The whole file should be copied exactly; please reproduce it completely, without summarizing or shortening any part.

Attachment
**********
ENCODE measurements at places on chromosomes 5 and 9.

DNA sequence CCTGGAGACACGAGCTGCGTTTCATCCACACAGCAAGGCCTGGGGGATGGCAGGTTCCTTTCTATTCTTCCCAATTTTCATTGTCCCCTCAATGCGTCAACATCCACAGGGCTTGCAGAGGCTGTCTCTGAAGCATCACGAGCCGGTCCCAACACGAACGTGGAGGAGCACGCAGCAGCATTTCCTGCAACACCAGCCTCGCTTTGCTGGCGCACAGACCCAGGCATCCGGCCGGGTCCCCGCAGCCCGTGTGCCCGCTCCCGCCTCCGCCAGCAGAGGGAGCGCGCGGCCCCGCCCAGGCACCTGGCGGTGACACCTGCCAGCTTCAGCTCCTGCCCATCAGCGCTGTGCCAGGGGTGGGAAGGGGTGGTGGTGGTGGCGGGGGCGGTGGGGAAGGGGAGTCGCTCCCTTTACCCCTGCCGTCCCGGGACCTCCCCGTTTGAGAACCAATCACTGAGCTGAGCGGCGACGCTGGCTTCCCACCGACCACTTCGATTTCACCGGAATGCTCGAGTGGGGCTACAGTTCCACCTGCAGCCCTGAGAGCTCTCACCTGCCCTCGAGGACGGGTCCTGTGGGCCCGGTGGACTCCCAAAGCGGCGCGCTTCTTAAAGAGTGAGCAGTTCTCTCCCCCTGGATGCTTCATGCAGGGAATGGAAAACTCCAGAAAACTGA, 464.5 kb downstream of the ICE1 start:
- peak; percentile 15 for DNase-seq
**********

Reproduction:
ENCODE measurements at places on chromosomes 5 and 9.

DNA sequence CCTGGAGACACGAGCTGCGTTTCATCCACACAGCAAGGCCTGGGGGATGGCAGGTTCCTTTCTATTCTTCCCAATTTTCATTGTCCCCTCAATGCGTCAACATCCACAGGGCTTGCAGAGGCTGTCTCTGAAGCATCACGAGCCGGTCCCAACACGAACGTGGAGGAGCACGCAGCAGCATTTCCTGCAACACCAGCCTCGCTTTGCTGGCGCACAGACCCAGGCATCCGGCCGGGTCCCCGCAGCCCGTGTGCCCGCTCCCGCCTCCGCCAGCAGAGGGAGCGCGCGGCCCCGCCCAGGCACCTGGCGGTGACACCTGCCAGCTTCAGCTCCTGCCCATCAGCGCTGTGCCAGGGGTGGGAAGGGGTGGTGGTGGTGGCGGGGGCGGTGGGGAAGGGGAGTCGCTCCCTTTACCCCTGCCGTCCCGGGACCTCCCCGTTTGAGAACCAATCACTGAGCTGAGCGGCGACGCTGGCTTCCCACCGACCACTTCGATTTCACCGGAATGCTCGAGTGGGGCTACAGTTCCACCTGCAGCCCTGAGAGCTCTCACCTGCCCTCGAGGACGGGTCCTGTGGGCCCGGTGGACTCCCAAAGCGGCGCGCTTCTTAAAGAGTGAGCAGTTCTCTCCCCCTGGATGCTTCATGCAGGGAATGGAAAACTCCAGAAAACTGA, 464.5 kb downstream of the ICE1 start:
- peak; percentile 15 for DNase-seq